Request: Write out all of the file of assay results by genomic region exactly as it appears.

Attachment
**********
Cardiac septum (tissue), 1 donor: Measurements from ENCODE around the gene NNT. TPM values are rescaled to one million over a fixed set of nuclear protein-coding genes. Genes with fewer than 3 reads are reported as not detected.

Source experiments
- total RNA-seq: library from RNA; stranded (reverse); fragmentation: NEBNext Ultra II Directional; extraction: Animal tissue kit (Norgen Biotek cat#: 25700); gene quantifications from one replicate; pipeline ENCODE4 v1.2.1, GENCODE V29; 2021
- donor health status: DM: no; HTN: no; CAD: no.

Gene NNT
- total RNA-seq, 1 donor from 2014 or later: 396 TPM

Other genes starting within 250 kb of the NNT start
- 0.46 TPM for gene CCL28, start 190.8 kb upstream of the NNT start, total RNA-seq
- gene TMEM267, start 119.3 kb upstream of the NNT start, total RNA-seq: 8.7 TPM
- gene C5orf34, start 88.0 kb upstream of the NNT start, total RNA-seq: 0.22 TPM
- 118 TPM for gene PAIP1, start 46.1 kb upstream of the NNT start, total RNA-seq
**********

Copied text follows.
Cardiac septum (tissue), 1 donor: Measurements from ENCODE around the gene NNT. TPM values are rescaled to one million over a fixed set of nuclear protein-coding genes. Genes with fewer than 3 reads are reported as not detected.

Source experiments
- total RNA-seq: library from RNA; stranded (reverse); fragmentation: NEBNext Ultra II Directional; extraction: Animal tissue kit (Norgen Biotek cat#: 25700); gene quantifications from one replicate; pipeline ENCODE4 v1.2.1, GENCODE V29; 2021
- donor health status: DM: no; HTN: no; CAD: no.

Gene NNT
- total RNA-seq, 1 donor from 2014 or later: 396 TPM

Other genes starting within 250 kb of the NNT start
- 0.46 TPM for gene CCL28, start 190.8 kb upstream of the NNT start, total RNA-seq
- gene TMEM267, start 119.3 kb upstream of the NNT start, total RNA-seq: 8.7 TPM
- gene C5orf34, start 88.0 kb upstream of the NNT start, total RNA-seq: 0.22 TPM
- 118 TPM for gene PAIP1, start 46.1 kb upstream of the NNT start, total RNA-seq